My grandmother died one month before I gave birth to my first child. She was 93 years old and passed away surrounded by her family at home in Los Angeles. My husband, Amir, and I named our daughter, in part, after her. This act, naming a baby after a lost loved one, is meant to reflect a more profound version of trite “cycle of life” platitudes nobody really wants to hear at funerals. The dead are still with us; our lives go on. It’s a nominal reincarnation of sorts.
Two years later, I was pregnant again with my second child — this time, a boy. We shared the news with our family, and there was a week or two of conventional grandparent joy, the anxious anticipation of a growing family, and a heavy focus on the life to come. My parents were thrilled, as were Amir’s — particularly his father.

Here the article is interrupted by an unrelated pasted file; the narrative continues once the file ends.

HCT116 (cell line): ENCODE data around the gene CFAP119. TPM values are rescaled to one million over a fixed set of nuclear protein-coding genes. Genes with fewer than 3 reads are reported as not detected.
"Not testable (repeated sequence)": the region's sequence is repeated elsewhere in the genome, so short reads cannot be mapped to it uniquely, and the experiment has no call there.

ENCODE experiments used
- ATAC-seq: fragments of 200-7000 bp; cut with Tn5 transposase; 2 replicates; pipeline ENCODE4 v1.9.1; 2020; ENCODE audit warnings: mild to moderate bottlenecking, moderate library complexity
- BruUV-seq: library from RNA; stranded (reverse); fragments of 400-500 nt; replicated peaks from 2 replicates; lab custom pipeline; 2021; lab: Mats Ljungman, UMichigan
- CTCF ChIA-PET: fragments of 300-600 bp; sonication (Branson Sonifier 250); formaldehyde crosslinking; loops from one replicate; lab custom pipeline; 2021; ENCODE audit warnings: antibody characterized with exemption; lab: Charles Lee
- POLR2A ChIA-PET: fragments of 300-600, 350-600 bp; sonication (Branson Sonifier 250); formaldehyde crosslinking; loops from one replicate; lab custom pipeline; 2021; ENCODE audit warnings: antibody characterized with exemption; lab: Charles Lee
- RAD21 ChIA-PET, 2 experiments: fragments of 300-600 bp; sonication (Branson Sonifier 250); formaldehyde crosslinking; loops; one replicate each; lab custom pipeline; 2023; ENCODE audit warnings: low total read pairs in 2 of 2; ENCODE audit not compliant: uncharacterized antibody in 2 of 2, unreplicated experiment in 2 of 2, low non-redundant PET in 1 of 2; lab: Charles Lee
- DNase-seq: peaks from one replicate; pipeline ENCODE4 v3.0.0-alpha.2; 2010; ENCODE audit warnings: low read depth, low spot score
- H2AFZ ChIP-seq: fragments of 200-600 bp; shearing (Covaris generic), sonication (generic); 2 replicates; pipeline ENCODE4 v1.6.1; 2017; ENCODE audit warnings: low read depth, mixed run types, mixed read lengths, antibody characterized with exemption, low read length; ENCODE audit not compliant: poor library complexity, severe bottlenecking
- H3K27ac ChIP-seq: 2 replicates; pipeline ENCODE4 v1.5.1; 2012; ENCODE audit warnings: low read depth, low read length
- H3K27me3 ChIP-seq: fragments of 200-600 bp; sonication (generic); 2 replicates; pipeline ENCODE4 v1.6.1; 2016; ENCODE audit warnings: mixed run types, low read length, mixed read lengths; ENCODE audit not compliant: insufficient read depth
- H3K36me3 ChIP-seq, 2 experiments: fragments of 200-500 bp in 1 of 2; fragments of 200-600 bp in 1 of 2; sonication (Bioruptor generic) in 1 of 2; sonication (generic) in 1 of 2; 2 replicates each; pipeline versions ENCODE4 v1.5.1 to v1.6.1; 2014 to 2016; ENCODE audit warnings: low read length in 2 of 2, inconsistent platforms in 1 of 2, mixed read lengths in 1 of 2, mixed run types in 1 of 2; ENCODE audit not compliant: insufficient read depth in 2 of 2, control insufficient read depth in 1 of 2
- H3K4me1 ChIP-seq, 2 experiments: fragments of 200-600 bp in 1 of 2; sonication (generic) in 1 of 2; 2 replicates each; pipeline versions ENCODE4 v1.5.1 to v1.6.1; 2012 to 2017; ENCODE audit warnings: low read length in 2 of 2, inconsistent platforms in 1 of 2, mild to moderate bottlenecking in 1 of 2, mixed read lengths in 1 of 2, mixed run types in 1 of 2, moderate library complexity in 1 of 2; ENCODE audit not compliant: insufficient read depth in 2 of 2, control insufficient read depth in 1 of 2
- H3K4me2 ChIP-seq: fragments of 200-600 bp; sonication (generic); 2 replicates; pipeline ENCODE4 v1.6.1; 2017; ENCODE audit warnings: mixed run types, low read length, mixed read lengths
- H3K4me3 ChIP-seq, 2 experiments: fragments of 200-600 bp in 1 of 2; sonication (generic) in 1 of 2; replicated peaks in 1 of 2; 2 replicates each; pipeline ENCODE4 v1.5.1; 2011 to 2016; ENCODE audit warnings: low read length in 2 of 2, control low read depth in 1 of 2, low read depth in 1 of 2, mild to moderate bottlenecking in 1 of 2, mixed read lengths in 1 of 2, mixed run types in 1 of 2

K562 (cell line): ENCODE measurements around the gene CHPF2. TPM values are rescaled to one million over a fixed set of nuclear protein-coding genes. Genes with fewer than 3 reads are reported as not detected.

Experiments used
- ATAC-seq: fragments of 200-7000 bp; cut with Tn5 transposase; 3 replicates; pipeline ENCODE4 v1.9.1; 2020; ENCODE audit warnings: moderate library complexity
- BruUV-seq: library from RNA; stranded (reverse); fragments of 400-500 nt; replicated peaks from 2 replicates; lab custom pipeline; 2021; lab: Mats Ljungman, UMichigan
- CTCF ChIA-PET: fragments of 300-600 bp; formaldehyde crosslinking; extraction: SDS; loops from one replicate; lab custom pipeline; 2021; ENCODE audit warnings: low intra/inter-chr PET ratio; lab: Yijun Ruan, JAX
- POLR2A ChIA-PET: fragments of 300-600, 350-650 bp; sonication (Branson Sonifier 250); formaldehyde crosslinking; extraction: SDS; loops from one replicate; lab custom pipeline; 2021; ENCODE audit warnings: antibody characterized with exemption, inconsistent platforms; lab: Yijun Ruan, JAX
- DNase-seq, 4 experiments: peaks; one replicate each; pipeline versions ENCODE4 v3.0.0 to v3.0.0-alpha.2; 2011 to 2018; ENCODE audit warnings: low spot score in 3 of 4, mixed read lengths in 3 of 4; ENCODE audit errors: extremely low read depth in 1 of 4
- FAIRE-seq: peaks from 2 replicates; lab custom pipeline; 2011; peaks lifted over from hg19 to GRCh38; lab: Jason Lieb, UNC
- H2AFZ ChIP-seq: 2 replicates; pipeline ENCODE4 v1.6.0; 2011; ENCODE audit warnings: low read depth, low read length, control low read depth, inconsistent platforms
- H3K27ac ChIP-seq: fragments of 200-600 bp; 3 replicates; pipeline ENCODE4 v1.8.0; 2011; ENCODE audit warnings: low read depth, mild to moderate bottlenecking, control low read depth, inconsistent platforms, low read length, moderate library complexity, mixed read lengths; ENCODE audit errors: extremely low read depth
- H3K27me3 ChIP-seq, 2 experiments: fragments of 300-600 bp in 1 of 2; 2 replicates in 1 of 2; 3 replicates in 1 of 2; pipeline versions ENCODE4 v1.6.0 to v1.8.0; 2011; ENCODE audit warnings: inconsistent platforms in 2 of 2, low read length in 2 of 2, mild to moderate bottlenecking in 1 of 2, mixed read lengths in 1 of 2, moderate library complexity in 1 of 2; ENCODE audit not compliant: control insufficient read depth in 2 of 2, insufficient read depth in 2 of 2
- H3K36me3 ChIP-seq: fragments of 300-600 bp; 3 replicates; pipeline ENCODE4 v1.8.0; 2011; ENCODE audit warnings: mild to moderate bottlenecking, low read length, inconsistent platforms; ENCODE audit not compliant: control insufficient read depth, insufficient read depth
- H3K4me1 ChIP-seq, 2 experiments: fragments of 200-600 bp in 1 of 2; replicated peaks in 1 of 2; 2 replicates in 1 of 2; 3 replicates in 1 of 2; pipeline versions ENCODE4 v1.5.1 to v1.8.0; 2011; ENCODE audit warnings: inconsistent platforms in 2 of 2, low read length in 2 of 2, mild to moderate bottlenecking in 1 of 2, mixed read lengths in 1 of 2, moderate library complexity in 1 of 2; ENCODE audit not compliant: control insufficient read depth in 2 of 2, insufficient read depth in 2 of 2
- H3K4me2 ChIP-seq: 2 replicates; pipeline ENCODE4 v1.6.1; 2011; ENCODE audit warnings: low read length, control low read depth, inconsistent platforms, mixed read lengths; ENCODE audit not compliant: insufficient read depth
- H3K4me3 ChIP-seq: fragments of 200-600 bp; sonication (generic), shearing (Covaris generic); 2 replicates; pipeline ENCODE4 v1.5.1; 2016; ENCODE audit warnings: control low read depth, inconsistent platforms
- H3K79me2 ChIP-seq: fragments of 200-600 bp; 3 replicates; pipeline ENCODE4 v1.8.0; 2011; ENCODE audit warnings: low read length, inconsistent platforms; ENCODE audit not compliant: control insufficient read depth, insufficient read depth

When I was three months pregnant, we learned his diagnosis: acute myeloid leukemia (AML), one of the deadliest cancers. Amir, a physician, immediately understood the gravity of his father’s condition. You cannot remove a tumor from a bloodstream. You cannot cut it out. You cannot necessarily radiate it away.
When I was four months into my pregnancy, I shared the news with select friends. This wasn’t exactly a time to celebrate. I told friends I was pregnant in the same sentence I told them my father-in-law had cancer. Linguistic attachments, two halves of my life connected.
At five months, I underwent an ultrasound to make sure the baby was healthy. They found something troubling in his heart. I was feeling ill, breathless. I had stopped exercising because every time I moved, I felt contractions. My first pregnancy had drastically changed my perspective on gestation. My daughter, though born healthy, suffered a stroke at six weeks and spent significant time in the NICU. I couldn’t have a second sick baby. One time, shame on fate. Two times, shame on you.
I called my mother-in-law from the hospital. I knew that she was in another wing of the same hospital at the same time with my father-in-law while he underwent chemotherapy.